18 of 18 people found the following review helpful By Bruce Trinque VINE VOICE on February 25, 2008
Format: Hardcover
Although in some ways Brent Nosworthy's new "Roll-Call to Destiny: The Soldier's Eye View of Civil War Battle" can be viewed as a companion to his previous, ground-breaking "The Bloody Crucible of Courage: Fighting Methods and Combat Experience of the Civil War," fundamentally "Roll-Call to Destiny" is independent of that earlier volume, written from a quite different perspective. Thoroughly grounded in firsthand accounts, "Roll-Call to Destiny" provides a vivid examination of combat during the American Civil War: infantry, cavalry, and artillery (and even naval, or at least riverine, action), from the beginning of the war until nearly its end, both Eastern and Western theaters, Union and Confederate.

The focus is not principally upon the experiences of individual soldiers, but rather upon the activities of "small units" (usually, regiments or batteries, but also brigades or larger organizations, where appropriate) at several different battles, including First Bull Run, Gettysburg, and Missionary Ridge, but also lesser-known actions such as Arkansas Post and Darbytown Road. The author does not attempt to provide detailed accounts of the whole battles, but rather focuses upon one or more selected small units at those actions to illustrate numerous facets of Civil War warfare. He is particularly careful to link the theory and practice of such American combat to European military history and technical developments, showing how the American experience fit into a broader picture and that it is impossible to really understand the battlefields of 1861-65 without taking that broader picture into account. In several cases, the author challenges conventional wisdom and provides convincing new answers to old questions.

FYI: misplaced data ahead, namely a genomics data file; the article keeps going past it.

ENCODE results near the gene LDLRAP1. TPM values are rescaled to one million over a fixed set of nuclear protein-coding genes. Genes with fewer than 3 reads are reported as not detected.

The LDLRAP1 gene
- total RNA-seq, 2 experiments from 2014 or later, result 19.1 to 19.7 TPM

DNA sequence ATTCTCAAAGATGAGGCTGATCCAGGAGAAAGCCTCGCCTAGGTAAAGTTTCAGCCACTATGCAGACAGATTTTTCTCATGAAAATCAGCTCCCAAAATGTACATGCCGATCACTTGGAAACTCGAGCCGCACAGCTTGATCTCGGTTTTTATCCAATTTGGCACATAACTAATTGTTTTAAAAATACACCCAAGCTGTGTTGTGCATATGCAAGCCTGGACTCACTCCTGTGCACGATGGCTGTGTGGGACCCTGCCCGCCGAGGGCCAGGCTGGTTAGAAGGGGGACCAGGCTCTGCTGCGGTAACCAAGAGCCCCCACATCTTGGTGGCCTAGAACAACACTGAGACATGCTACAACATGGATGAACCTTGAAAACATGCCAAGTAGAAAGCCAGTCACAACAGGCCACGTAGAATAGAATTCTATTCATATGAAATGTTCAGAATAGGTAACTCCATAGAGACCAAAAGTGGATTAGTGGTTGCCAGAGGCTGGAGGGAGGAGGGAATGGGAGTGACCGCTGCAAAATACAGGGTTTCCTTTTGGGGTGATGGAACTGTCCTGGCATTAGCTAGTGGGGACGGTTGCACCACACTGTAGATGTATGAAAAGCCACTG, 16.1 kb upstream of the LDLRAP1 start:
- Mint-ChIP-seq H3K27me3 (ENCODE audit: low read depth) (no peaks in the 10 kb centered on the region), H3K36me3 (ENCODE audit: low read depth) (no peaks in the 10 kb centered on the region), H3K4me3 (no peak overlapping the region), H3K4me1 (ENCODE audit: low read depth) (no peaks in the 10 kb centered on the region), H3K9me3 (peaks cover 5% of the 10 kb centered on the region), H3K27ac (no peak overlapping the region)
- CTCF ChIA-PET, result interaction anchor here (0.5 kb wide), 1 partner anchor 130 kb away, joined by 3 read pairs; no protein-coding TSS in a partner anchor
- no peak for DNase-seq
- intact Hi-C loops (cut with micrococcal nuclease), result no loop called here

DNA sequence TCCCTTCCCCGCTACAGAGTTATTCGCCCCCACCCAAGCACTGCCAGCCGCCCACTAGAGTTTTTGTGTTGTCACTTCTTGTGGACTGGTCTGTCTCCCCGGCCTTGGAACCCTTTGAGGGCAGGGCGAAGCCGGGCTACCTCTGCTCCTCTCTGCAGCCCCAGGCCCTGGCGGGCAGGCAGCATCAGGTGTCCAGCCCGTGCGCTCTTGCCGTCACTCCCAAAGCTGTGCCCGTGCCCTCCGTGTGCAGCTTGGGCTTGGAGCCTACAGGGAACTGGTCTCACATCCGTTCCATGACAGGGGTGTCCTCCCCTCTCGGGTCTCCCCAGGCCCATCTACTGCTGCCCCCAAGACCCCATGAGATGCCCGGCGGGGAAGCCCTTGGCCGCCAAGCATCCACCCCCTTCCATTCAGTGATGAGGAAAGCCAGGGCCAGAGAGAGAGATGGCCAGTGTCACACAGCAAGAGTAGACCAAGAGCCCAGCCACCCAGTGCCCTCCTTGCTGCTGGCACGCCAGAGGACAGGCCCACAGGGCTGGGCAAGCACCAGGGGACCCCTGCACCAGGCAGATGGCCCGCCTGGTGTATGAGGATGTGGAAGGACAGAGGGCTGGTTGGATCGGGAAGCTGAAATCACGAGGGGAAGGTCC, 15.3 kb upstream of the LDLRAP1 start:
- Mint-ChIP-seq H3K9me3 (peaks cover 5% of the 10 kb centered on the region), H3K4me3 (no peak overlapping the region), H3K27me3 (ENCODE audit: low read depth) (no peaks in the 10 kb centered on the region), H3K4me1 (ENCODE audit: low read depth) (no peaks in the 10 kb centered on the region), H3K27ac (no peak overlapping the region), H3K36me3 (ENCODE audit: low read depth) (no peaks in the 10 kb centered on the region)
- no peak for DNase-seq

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15 of 16 people found the following review helpful By James W. Durney TOP 1000 REVIEWERVINE VOICE on February 27, 2008
Format: Hardcover
Civil War authors while knowable and good writers have special abilities that define their work. Stephen Sears brings battles to life on the written page. Steven Woodworth explains the inner workings of Confederate politics in a way that is fun to read. Eric Wittenberg captures the experience of the cavalry during the war. Gordon Rhea writes wonderful detailed accounts of the Overland Campaign's battles. Brent Nosworthy has the ability to personalize the experience of soldiering in the Civil War. This is his unique contribution to the history of the war and a major reason to read his books. He brings the techniques of soldiering and fighting onto the printed page in a way that makes the reader feel the experience. This ability produces an emotional and physical experience that can stay with you long after the book is completed. In the chapter on the Fifty-seventh New York at Fair Oaks, there is a section on marching in mud. Nosworthy conveys not only a description but creates a physical experience that places the reader in the mud trying to move forward toward battle. I have read many accounts of soldier's marching in the mud but none is the equal of this. The description will always be with me and whenever I read about mud and will help me understand what is happening.